Validation of Peek Acuity application in pediatric screening programs in Paraguay.

Publications // Yasmin Bradfield // Aug 25 2018

PubMed ID: 30140645

Author(s): de Venecia B, Bradfield Y, Trane RM, Bareiro A, Scalamogna M. Validation of Peek Acuity application in pediatric screening programs in Paraguay. Int J Ophthalmol. 2018 Aug 18;11(8):1384-1389. doi: 10.18240/ijo.2018.08.21. eCollection 2018.

Journal: International Journal Of Ophthalmology, Volume 11, Issue 8, 2018

AIM To validate the Peek Acuity mobile phone application in pediatric populations and compare its utility, both economic and diagnostic, against conventional screening methods using a pediatric ophthalmologist examination as the gold standard.

METHODS A cohort of 393 subjects from Fernando de la Mora, Paraguay (ages 6-16y) were enrolled in the study. Subjects were randomly assigned a starting screening modality among: Peek Acuity, a single line of tumbling E optotypes set at 20/40, and Spot Vision Screener. Once completing the first screening modality, the subjects completed the two remaining techniques. Referral criteria were established based on the most current American Association of Pediatric Ophthalmology and Strabismus (AAPOS) recommendations: 20/40 for Peek Acuity and the tumbling E, and refractive error detection for the Spot Vision Screener. Subjects that failed to achieve the cut-off for any of the three screening techniques or subjects that passed the screening but were randomly selected to perform a comprehensive eye exam to determine the false negative rate, were evaluated by a pediatric ophthalmologist. This evaluation was considered the gold standard, and included vision assessment by a Snellen chart, strabismus evaluation, and cycloplegic refraction with dilated fundoscopy.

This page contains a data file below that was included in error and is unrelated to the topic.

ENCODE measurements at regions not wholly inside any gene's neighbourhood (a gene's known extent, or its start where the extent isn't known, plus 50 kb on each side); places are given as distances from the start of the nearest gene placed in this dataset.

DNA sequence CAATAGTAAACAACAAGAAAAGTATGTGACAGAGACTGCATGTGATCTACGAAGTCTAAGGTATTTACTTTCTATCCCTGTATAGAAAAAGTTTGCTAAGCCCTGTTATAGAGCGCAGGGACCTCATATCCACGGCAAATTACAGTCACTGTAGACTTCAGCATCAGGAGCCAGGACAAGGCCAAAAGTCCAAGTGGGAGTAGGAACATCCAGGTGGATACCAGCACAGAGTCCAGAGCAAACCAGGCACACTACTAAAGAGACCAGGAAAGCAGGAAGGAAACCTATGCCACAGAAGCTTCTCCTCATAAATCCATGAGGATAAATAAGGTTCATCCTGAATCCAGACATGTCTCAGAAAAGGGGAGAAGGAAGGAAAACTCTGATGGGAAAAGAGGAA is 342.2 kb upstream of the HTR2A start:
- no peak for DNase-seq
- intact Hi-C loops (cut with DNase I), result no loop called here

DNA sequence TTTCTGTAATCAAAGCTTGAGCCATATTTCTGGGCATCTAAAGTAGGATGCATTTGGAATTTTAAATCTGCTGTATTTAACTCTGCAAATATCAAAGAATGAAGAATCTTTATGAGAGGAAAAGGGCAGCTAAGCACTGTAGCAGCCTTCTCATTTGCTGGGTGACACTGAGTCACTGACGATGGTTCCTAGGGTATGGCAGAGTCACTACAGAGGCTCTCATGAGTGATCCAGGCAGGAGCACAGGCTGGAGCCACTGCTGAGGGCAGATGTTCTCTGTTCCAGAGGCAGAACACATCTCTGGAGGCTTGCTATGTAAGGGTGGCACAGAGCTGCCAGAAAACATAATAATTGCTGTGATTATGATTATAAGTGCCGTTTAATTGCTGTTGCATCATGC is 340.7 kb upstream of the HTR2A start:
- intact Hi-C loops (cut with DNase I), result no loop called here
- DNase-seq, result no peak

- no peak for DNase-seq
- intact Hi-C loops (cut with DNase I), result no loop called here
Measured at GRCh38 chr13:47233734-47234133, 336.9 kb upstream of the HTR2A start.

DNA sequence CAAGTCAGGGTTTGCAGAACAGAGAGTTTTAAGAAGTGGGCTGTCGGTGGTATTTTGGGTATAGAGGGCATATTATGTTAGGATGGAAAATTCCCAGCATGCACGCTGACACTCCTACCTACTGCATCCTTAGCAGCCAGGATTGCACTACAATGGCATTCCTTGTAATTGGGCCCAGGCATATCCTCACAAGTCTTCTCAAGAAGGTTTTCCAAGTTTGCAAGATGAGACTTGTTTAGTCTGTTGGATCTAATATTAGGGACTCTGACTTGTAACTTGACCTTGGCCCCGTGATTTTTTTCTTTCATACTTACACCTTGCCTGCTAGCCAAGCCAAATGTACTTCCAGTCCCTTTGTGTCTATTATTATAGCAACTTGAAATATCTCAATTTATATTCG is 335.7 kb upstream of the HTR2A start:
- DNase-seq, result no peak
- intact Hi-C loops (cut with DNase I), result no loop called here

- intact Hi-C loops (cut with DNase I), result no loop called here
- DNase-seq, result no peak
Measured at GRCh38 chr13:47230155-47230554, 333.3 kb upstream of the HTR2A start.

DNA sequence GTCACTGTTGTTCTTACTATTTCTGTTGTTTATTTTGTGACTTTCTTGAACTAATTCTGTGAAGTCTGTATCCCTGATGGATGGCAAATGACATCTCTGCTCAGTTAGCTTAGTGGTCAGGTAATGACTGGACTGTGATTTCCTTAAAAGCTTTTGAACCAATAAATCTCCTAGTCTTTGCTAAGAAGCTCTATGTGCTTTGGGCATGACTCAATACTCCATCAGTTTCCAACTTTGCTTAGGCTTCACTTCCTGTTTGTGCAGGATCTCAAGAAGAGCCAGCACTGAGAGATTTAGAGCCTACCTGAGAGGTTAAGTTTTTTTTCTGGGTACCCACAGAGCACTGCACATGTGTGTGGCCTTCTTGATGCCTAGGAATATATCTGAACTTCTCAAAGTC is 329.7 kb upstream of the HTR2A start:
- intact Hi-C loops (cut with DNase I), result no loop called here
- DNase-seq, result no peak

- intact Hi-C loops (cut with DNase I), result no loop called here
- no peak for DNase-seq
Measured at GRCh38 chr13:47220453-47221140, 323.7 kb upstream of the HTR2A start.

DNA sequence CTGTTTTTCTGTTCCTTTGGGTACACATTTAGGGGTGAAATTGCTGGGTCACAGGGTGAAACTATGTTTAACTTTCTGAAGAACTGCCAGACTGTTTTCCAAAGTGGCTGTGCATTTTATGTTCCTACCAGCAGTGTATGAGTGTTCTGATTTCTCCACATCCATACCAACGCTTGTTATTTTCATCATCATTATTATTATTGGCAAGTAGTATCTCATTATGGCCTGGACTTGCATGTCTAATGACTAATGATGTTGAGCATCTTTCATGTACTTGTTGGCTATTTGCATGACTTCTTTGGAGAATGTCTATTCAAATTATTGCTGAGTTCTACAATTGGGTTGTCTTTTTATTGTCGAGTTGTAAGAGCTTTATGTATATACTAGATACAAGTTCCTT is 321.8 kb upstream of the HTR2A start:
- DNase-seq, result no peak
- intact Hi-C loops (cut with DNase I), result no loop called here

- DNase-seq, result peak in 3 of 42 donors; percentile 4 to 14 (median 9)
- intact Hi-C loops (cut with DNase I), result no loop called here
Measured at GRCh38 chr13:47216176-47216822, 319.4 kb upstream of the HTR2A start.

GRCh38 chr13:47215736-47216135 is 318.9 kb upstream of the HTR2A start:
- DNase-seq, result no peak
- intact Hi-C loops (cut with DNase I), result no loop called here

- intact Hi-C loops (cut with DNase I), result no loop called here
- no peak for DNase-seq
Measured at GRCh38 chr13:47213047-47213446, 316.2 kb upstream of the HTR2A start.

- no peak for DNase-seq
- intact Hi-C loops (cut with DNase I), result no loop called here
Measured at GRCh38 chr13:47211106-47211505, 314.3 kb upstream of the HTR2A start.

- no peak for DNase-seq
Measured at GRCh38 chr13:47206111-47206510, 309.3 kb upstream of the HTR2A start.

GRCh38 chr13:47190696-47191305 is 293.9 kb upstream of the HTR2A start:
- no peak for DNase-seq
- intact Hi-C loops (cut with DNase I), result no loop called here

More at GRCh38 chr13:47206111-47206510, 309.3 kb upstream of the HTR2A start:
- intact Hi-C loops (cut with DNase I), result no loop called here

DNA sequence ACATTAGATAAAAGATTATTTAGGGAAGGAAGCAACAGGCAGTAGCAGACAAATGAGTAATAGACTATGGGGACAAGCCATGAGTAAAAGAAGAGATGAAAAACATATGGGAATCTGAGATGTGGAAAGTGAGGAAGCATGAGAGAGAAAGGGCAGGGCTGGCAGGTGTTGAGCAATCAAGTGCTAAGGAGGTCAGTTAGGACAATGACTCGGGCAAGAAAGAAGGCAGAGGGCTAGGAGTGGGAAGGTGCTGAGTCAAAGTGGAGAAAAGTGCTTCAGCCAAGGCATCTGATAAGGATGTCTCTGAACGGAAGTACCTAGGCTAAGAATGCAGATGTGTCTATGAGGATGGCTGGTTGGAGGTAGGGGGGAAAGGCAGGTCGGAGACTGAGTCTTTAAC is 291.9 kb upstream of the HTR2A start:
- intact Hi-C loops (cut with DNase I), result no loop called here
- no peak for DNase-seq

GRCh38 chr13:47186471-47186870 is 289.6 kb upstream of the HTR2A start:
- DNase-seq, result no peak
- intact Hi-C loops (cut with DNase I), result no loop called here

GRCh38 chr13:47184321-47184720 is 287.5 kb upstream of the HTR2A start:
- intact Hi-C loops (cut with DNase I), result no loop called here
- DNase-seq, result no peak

RESULTS We obtained 48% sensitivity, 83% specificity, 43% positive predictive value, and 86% negative predictive value for Peek Acuity’s ability to refer compared to evaluation by a pediatric ophthalmologist, failing to achieve a desired sensitivity for implementation. Peek Acuity trended to overestimate the subject’s visual acuity, providing a higher visual acuity that would not indicate referral for a comprehensive eye examination. However, its high specificity accurately predicted a significant number of children who did not need further evaluation. When comparing the three screening methods, no single screening modality outperformed the others. Peek Acuity represented a technology that was economically feasible compared to other screening modalities in low income settings, due to the prevalence of cell phone use.

CONCLUSION Peek Acuity represents an efficient tool that has potential for implementation in school screenings with different strategies aimed at pediatric populations due to its low cost and high specificity. An increase in sensitivity would improve detection of children with refractive errors.